The pH of a composition of the invention will generally be between 5.0 and 7.5, and more typically between 5.0 and 6.0 for optimum stability, or between 6.0 and 7.0.

The compositions of the invention are preferably sterile.

The compositions of the invention are preferably non-pyrogenic, for example, containing <1 EU (endotoxin unit, a standard measure) per dose, and preferably <0.1 per dose.

The compositions of the invention are preferably gluten free.

Where the antigens are adsorbed, a composition may be a suspension with a cloudy appearance. This appearance means that microbial contamination is not easily visible, and therefore the vaccine preferably contains a preservative. This is particularly important when the vaccine is packaged in multi-dose containers. Preferred preservatives for inclusion are 2-phenoxyethanol and thimerosal. It is recommended, however, not to use mercurial preservatives (for example thimerosal), when possible. It is preferred that the compositions of the invention contain less than about 25 ng / ml of mercury.

The concentration of any aluminum salt in a composition of the invention, expressed in terms of Al3 +, is preferably less than 5 mg / ml, for example, ≤4 mg / ml, ≤3 mg / ml, ≤2 mg / ml, ≤1 mg / ml, etc.

The compositions of the invention are preferably administered to patients in doses of 0.5 ml. It will be understood that references to 0.5 ml doses include the normal variance, for example 0.5 ml ± 0.05 ml.

The invention can provide bulk material that is suitable for packaging in individual doses, which can then be distributed for administration to patients. The concentrations mentioned above are typically concentrations in final packaged dose, and therefore the concentrations in the bulk vaccine may be higher (for example, to be reduced to the final concentrations by dilution).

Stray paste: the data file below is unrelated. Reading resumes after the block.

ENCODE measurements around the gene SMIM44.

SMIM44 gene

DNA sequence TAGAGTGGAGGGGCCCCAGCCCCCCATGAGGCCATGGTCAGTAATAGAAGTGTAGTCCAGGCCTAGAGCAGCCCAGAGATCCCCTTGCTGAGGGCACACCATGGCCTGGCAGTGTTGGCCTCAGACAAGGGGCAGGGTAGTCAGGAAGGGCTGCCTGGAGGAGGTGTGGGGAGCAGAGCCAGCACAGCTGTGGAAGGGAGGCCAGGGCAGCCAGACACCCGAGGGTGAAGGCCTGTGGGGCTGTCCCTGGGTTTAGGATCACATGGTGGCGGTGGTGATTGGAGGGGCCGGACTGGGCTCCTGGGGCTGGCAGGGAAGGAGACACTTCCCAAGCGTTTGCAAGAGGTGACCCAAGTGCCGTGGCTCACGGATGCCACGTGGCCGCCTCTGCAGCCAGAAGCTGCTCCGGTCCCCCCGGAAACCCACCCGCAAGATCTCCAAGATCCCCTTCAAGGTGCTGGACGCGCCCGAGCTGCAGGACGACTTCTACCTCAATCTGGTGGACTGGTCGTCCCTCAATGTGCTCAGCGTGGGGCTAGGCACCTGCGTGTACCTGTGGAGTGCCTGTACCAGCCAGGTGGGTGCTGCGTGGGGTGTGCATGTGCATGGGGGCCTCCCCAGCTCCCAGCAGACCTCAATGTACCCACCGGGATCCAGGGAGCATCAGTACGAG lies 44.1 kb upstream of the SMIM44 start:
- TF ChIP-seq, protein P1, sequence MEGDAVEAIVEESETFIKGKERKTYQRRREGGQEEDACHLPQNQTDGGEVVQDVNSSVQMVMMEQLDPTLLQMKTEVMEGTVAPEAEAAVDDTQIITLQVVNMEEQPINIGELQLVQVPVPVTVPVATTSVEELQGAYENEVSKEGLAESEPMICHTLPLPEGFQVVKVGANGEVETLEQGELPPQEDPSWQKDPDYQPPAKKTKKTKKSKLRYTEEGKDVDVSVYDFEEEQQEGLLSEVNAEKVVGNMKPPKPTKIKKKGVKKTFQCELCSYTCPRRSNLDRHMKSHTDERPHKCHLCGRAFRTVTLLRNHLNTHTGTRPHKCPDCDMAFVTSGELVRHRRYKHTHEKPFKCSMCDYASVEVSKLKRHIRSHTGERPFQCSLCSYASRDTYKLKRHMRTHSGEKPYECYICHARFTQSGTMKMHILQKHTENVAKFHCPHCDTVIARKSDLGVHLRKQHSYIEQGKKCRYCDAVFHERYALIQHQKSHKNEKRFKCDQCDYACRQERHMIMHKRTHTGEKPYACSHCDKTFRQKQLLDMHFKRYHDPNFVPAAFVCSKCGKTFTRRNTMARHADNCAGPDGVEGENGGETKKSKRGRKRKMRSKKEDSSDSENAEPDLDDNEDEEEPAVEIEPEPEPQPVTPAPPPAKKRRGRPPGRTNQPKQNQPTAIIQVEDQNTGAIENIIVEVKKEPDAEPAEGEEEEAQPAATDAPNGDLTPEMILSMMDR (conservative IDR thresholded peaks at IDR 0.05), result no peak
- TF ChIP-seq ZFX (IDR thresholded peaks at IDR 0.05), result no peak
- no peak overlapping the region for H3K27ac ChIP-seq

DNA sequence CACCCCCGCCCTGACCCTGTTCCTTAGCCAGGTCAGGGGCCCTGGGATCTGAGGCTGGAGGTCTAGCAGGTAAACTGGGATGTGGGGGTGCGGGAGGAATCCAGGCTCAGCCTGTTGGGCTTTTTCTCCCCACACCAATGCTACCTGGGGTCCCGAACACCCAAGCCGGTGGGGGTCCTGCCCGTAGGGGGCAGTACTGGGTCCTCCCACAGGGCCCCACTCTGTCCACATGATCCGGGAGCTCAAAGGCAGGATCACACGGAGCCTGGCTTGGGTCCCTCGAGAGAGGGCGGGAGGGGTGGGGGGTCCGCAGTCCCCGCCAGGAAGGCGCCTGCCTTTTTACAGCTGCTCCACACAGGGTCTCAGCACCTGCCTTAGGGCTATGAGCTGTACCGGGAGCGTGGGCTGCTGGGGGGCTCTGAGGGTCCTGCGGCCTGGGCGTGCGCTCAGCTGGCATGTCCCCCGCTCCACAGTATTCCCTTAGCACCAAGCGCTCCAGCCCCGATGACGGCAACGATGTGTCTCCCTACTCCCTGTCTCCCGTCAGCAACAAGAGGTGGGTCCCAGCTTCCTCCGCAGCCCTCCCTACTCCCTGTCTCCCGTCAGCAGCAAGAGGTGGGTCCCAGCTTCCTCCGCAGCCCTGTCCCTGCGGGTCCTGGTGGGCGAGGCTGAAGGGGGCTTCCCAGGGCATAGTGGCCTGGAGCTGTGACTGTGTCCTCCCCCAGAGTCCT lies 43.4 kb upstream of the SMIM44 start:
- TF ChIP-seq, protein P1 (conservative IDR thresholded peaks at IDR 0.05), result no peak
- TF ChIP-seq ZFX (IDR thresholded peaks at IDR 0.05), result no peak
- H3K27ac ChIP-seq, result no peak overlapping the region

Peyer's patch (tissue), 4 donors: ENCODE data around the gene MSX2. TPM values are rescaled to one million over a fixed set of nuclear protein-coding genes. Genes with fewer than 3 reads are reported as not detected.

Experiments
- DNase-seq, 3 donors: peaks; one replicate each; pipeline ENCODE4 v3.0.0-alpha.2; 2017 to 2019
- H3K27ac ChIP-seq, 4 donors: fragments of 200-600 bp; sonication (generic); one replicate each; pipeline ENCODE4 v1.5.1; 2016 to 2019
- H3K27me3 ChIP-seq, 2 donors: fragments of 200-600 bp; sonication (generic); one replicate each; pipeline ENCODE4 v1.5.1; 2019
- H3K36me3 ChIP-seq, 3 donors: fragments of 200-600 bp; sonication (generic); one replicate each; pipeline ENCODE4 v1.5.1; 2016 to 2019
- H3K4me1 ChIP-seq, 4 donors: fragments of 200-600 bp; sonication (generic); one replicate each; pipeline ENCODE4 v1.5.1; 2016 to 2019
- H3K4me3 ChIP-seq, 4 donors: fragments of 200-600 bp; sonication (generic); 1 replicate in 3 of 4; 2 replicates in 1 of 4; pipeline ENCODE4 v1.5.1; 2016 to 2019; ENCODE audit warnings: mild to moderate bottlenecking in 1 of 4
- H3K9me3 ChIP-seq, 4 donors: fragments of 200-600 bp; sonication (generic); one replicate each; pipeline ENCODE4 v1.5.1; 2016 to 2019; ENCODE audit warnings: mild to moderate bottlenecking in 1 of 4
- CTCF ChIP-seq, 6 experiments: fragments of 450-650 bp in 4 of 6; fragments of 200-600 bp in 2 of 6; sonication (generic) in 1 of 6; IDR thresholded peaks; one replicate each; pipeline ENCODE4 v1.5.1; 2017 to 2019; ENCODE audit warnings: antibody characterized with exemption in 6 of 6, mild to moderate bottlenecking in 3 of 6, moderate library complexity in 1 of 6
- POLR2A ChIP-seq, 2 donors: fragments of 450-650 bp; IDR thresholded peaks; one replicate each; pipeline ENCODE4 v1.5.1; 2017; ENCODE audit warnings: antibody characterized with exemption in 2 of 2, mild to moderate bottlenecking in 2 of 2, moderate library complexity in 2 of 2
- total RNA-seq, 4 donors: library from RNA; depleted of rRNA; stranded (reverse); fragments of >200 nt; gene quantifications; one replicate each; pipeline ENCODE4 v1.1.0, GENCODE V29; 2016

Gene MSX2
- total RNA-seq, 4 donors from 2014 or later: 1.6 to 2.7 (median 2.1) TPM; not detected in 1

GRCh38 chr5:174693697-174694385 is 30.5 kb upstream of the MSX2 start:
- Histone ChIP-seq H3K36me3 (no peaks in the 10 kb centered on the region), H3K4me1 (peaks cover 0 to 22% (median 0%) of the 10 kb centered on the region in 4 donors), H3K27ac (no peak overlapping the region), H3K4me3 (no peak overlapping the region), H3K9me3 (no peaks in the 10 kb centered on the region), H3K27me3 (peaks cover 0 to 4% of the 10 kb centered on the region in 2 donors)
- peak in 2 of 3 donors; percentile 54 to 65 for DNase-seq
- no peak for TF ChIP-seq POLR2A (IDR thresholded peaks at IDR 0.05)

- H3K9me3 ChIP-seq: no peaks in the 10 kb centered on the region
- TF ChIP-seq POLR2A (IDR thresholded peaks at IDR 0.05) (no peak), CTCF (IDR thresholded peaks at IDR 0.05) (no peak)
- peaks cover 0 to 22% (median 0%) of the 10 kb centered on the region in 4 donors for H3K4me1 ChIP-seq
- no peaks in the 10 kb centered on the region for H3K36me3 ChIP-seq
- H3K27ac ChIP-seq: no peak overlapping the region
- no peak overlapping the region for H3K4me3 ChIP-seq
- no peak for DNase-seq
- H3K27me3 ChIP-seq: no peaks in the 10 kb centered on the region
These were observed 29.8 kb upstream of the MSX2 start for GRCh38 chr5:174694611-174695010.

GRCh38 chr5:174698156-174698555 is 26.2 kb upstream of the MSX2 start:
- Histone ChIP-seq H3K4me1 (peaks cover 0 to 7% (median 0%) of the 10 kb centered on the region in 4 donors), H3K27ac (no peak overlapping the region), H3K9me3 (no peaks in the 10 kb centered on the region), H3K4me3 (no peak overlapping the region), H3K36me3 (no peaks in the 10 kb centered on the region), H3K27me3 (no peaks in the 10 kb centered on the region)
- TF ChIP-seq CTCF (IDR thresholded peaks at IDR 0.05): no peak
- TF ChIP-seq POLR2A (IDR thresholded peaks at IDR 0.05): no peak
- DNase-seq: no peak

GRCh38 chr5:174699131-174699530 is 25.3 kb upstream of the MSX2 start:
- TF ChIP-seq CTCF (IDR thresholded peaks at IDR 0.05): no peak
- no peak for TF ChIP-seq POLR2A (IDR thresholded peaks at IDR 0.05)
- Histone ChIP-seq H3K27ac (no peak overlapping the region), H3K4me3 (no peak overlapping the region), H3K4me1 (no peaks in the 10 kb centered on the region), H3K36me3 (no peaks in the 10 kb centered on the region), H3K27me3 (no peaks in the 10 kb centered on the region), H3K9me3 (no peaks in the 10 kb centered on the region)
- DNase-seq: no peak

The residual material of individual antigenic components may also be present in trace amounts in the final vaccine produced by the process of the invention. For example, if formaldehyde is used to prepare diphtheria, tetanus and pertussis toxoids then the final vaccine product can retain trace amounts of formaldehyde (for example less than 10 µg / ml, preferably <5 µg / ml). Media or stabilizers can be used during poliovirus preparation (eg, Medium 199), and these can be taken to the final vaccine. Similarly, the free amino acids (for example alanine, arginine, aspartate, cysteine and / or cystine, glutamate, glutamine, glycine, histidine, proline and / or hydroxyproline, isoluecin, leucine, lysine, methionine, phenylalanine, serine, threonine, tryptophan, tyrosine and / or valine), vitamins (for example choline, ascorbate, etc.), disodium phosphate, monopotassium phosphate, calcium, glucose, adenine sulfate, phenol red, sodium acetate, potassium chloride, etc. they can be maintained in the final vaccine at ≤100 μg / ml, preferably <10 μg / ml, each. Other components of antigen preparations, such as neomycin (for example, neomycin sulfate, particularly of the IPV component), polymyxin B (for example polymyxin B sulfate, particularly of the IPV component), etc. they may also be present, for example in amounts of sub-nanograms per dose.